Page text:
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VINTAGRAPH • WPA • WWII • THERE'S NO MEDICINE FOR REGRET, 1945

The Rollicking Girl: 1905

The Rollicking Girl: 1905

October 1905. The New Montauk theater in Brooklyn at Livingston Street and Hanover Place. Now playing: Sam Bernard as Schmaltz in the vaudeville comedy "The Rollicking Girl." Detroit Publishing Co. glass negative. View full size.

 

I beg to differ...

The LOC data for this photo states 1906 as the created/published date and the photo as well has that date on it. Why do you state the date to be 1905?

MEDIUM: 1 negative : glass ; 8 x 10 in.
CREATED/PUBLISHED: c1906.

["c1906" means the copyright date is 1906. Not the same as when the picture was taken. Which, as we see from the newspaper clipping below, and from the date on the sign on the sidewalk, was October 1905. As noted in my previous comment. - Dave]

Awnings

I think it's interesting that they have the tarps rolled up on the canopies over the sidewalk. I guess they're just rolled out for performances and not for everyday use. Not something you normally see these days.

Dot matrix sign

This sign is quite curious. It appears to be able to display a three digit number. Close inspection shows special rows of bulbs to make slanted lines for 4 and 7. But why a three-digit sign? What quantity was it intended to display?

[I think those would be letters, not numbers. Maybe for a bar. - Dave]

Crates

Looks like the luggage of a traveling diva is piled up on the sidewalk on the left.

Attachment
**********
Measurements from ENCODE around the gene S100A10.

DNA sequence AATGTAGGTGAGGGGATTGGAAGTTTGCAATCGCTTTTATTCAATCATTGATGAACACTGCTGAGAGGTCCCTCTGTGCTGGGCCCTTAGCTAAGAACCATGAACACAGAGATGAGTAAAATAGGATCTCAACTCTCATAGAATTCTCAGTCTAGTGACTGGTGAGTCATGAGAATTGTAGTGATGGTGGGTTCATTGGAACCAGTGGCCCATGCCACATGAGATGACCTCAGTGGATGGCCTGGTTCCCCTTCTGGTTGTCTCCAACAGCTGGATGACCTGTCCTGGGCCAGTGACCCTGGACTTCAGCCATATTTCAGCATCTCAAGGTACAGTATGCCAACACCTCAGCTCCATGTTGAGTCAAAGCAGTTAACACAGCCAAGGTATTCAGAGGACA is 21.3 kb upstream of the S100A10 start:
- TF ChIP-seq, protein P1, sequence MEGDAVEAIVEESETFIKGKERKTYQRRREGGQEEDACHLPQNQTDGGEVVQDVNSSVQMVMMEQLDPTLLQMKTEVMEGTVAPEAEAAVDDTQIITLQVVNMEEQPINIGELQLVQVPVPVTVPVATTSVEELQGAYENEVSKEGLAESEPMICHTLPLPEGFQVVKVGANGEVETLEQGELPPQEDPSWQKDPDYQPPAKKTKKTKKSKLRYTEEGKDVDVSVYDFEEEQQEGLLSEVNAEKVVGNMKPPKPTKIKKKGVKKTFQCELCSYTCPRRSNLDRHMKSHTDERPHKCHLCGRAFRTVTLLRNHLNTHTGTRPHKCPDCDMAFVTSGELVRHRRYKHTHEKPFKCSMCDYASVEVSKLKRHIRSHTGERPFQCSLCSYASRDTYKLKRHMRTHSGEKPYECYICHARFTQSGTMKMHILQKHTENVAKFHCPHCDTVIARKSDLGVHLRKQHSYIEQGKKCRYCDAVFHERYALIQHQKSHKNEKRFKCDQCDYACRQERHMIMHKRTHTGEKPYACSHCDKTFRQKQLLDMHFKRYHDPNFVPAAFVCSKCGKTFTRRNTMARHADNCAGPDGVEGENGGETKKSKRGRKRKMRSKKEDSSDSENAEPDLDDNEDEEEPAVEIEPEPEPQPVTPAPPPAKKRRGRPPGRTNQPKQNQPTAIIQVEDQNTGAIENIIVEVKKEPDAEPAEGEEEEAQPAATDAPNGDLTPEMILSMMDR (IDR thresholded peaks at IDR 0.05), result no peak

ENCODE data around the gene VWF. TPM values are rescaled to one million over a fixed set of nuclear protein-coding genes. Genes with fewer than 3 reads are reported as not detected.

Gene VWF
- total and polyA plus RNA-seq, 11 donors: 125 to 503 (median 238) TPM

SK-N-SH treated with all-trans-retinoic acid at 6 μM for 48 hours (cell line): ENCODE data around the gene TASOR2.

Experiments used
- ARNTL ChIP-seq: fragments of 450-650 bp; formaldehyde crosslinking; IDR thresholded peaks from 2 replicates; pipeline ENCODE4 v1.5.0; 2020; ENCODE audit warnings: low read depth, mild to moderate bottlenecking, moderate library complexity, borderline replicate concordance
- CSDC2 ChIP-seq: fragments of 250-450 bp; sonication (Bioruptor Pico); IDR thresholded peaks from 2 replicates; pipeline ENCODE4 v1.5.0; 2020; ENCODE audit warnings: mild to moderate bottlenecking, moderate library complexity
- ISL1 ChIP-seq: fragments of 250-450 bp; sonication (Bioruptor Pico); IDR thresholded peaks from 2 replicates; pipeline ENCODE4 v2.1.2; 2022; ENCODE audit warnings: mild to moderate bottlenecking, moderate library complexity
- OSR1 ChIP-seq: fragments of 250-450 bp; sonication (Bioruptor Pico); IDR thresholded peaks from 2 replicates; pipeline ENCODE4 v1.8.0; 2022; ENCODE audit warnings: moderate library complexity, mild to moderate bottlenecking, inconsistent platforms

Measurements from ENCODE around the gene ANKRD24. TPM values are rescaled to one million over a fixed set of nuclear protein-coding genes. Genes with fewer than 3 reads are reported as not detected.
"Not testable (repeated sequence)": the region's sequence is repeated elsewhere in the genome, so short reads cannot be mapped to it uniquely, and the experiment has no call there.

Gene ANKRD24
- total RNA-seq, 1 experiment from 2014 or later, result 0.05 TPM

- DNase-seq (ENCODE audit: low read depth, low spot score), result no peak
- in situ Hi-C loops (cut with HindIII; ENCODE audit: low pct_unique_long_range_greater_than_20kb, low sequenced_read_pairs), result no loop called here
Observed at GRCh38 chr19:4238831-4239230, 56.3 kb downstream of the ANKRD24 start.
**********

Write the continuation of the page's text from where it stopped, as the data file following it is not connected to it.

Bland?

For such a utilitarian building, I think it's quite well done. The ornate brickwork and the stained glass windows on the corner are very nice touches. The "White Wing" street cleaner is interesting. Clearly the photographer could have waited a couple of minutes for him to move out of the way, but didn't.

Is the water tank on the roof for the sprinkler system? Did this theater have one?

[The tank, like the tanks atop the building next door (and any building of six or more floors in New York) is water storage for general use. More in the comments here and here. - Dave]

A very nice building

Lots of intricate brick work, and what appears to be stained glass. Only to be replaced by that monstrosity shown on the Google site. What a shame.

Also, I love the white suit the street sweeper is wearing. Reminds me of the guy on the Rocky and Bullwinkle cartoons (was it during the "Fractured Fairytales" closing credits when they showed that guy?).

Rich in neat little details

Another one of those Shorpy photos so rich in detail. Starting with the brickwork of the building. No present-day builder would consider (and no client could afford) doing a diamond brick pattern across an entire wall. How about that large curved glass window, complete with an inset "face"? Then there are the stone dentils in cornice. The decorative finial on the water tank...and a similar finial on the streetlamp. Finally, the street sweeper. Back then New York's sanitation workers were known as "White Wings." It's a shame that such beautiful buildings were razed during the postwar years. More was lost than gained.

No Spark

It's amazing how bland the exterior is in the pre- electricity days. I would have thought that a theatre would have something bigger and more eyecatching than sandwich boards.

[Electric lighting had been around for well over 20 years in 1905. This photo has light bulbs aplenty, including the arc lamp on the corner. - Dave]

Which Year?

Not that it matters, but I think your date is out by a year Dave. This is 1906, the show opened on May 1st 1905 at the Herald Square Theatre, then transferred to the New York Theatre in April 1906 where it ran for a month or so. It must have come to the Montauk Theatre after that.

[The year was 1905, not 1906. - Dave]

Livingston & Hanover

 
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